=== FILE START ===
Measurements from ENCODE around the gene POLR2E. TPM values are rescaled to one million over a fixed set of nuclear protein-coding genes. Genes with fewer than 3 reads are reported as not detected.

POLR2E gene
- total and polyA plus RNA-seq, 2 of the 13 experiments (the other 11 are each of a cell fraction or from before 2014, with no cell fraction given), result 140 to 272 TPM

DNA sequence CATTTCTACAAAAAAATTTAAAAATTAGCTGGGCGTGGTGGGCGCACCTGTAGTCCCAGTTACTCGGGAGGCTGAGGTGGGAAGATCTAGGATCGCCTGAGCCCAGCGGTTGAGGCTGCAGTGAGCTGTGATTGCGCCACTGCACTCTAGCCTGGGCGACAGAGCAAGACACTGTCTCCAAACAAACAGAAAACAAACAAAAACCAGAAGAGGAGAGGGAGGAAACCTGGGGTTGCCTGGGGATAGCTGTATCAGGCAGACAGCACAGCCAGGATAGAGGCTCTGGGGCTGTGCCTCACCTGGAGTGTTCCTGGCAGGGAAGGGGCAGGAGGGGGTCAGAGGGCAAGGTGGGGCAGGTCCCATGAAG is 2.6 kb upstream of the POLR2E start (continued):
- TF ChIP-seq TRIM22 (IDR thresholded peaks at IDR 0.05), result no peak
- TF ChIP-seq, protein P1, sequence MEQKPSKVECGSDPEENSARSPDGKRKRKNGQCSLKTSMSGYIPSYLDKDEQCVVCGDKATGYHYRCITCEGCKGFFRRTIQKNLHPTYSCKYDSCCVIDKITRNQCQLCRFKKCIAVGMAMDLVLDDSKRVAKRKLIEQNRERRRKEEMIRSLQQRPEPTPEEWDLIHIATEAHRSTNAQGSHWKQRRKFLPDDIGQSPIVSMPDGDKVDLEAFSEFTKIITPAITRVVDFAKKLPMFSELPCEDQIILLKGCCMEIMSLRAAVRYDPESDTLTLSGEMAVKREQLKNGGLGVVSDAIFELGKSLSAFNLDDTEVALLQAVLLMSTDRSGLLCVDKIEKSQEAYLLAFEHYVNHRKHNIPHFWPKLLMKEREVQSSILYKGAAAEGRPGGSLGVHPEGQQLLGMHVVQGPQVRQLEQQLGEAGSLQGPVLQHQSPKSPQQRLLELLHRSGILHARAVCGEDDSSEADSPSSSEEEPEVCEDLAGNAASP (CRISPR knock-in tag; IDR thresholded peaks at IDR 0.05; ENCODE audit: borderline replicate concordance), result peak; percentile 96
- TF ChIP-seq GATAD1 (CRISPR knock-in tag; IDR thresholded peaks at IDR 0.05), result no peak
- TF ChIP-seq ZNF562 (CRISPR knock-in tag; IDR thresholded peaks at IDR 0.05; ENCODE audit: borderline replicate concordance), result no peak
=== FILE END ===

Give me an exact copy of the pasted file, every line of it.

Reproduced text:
Measurements from ENCODE around the gene POLR2E. TPM values are rescaled to one million over a fixed set of nuclear protein-coding genes. Genes with fewer than 3 reads are reported as not detected.

POLR2E gene
- total and polyA plus RNA-seq, 2 of the 13 experiments (the other 11 are each of a cell fraction or from before 2014, with no cell fraction given), result 140 to 272 TPM

DNA sequence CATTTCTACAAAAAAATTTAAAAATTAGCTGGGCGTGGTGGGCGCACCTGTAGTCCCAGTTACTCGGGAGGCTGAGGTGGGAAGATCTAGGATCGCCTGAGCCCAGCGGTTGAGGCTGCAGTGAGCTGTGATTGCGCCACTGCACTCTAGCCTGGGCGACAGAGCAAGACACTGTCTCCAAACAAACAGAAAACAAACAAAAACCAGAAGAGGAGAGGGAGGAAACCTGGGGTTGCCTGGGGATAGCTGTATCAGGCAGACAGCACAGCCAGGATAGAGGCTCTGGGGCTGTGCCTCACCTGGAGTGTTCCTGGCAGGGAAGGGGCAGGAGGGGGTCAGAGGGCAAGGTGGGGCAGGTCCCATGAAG is 2.6 kb upstream of the POLR2E start (continued):
- TF ChIP-seq TRIM22 (IDR thresholded peaks at IDR 0.05), result no peak
- TF ChIP-seq, protein P1, sequence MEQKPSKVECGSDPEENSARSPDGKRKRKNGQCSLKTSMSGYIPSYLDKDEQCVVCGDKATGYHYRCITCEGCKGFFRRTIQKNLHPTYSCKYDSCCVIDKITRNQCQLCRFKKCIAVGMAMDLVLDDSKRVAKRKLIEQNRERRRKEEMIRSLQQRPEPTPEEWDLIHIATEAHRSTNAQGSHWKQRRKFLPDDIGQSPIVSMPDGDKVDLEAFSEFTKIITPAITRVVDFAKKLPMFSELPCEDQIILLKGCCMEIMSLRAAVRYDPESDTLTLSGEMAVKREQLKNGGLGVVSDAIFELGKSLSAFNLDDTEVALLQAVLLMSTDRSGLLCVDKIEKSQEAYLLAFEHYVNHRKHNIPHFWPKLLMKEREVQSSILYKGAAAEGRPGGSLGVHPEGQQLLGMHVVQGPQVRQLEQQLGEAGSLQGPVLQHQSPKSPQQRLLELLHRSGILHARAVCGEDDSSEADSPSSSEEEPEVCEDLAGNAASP (CRISPR knock-in tag; IDR thresholded peaks at IDR 0.05; ENCODE audit: borderline replicate concordance), result peak; percentile 96
- TF ChIP-seq GATAD1 (CRISPR knock-in tag; IDR thresholded peaks at IDR 0.05), result no peak
- TF ChIP-seq ZNF562 (CRISPR knock-in tag; IDR thresholded peaks at IDR 0.05; ENCODE audit: borderline replicate concordance), result no peak